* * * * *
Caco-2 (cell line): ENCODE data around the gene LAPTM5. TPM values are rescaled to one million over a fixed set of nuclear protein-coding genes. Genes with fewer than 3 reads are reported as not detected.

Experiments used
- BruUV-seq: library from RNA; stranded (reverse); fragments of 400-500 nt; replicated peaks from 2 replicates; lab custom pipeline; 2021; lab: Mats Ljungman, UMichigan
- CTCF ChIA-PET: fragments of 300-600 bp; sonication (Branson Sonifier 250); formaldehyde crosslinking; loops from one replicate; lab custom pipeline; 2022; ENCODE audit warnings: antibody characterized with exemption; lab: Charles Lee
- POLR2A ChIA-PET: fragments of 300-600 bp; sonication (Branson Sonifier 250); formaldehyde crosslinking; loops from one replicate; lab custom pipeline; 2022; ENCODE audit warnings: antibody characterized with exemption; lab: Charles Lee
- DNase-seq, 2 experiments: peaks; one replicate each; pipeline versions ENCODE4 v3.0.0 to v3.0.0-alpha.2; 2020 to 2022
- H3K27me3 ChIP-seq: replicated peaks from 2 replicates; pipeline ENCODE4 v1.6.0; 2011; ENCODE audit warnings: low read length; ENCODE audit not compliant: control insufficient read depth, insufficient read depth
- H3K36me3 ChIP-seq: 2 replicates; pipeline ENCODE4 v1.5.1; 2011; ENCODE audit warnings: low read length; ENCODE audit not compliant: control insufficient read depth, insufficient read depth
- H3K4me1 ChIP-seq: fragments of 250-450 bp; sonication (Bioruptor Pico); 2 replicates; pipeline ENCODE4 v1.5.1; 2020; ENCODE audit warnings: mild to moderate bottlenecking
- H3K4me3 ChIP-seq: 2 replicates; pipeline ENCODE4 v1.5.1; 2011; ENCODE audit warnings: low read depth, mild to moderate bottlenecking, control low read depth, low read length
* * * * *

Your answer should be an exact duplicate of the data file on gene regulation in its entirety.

Caco-2 (cell line): ENCODE data around the gene LAPTM5. TPM values are rescaled to one million over a fixed set of nuclear protein-coding genes. Genes with fewer than 3 reads are reported as not detected.

Experiments used
- BruUV-seq: library from RNA; stranded (reverse); fragments of 400-500 nt; replicated peaks from 2 replicates; lab custom pipeline; 2021; lab: Mats Ljungman, UMichigan
- CTCF ChIA-PET: fragments of 300-600 bp; sonication (Branson Sonifier 250); formaldehyde crosslinking; loops from one replicate; lab custom pipeline; 2022; ENCODE audit warnings: antibody characterized with exemption; lab: Charles Lee
- POLR2A ChIA-PET: fragments of 300-600 bp; sonication (Branson Sonifier 250); formaldehyde crosslinking; loops from one replicate; lab custom pipeline; 2022; ENCODE audit warnings: antibody characterized with exemption; lab: Charles Lee
- DNase-seq, 2 experiments: peaks; one replicate each; pipeline versions ENCODE4 v3.0.0 to v3.0.0-alpha.2; 2020 to 2022
- H3K27me3 ChIP-seq: replicated peaks from 2 replicates; pipeline ENCODE4 v1.6.0; 2011; ENCODE audit warnings: low read length; ENCODE audit not compliant: control insufficient read depth, insufficient read depth
- H3K36me3 ChIP-seq: 2 replicates; pipeline ENCODE4 v1.5.1; 2011; ENCODE audit warnings: low read length; ENCODE audit not compliant: control insufficient read depth, insufficient read depth
- H3K4me1 ChIP-seq: fragments of 250-450 bp; sonication (Bioruptor Pico); 2 replicates; pipeline ENCODE4 v1.5.1; 2020; ENCODE audit warnings: mild to moderate bottlenecking
- H3K4me3 ChIP-seq: 2 replicates; pipeline ENCODE4 v1.5.1; 2011; ENCODE audit warnings: low read depth, mild to moderate bottlenecking, control low read depth, low read length